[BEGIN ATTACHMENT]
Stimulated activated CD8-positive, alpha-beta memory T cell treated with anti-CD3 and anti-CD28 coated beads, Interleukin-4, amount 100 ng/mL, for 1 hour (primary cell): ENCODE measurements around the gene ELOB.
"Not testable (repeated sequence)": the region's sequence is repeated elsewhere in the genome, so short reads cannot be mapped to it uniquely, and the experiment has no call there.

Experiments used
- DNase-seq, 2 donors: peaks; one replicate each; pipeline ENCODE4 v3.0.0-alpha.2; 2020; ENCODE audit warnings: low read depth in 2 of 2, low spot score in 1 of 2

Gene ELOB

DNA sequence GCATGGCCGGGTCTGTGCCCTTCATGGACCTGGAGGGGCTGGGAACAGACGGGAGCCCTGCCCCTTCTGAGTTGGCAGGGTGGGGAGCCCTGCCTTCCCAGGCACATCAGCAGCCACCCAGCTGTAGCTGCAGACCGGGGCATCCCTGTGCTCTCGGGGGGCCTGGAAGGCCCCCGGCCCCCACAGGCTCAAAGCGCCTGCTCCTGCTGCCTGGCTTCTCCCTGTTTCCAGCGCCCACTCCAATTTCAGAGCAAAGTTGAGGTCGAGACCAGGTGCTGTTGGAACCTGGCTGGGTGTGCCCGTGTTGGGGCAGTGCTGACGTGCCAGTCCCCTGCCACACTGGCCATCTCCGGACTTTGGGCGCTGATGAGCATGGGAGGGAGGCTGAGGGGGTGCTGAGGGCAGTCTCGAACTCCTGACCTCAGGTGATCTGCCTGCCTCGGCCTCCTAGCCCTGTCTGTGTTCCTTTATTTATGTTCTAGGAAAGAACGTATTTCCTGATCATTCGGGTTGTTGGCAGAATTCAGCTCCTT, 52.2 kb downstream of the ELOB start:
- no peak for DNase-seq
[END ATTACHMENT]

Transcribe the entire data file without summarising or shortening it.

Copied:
Stimulated activated CD8-positive, alpha-beta memory T cell treated with anti-CD3 and anti-CD28 coated beads, Interleukin-4, amount 100 ng/mL, for 1 hour (primary cell): ENCODE measurements around the gene ELOB.
"Not testable (repeated sequence)": the region's sequence is repeated elsewhere in the genome, so short reads cannot be mapped to it uniquely, and the experiment has no call there.

Experiments used
- DNase-seq, 2 donors: peaks; one replicate each; pipeline ENCODE4 v3.0.0-alpha.2; 2020; ENCODE audit warnings: low read depth in 2 of 2, low spot score in 1 of 2

Gene ELOB

DNA sequence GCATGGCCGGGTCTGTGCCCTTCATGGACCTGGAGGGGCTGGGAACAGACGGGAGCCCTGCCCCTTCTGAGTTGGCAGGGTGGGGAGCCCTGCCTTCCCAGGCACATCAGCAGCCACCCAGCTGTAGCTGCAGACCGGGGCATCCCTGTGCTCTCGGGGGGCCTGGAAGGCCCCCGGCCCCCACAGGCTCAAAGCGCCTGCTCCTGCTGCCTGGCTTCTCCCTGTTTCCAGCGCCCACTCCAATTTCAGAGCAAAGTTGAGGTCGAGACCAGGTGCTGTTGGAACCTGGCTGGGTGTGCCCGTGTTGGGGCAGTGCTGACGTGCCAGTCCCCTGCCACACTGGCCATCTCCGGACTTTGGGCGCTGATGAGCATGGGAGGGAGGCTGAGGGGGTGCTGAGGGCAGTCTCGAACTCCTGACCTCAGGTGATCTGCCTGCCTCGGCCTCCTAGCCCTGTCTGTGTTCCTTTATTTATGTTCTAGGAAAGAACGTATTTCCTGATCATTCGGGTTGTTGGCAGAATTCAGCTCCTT, 52.2 kb downstream of the ELOB start:
- no peak for DNase-seq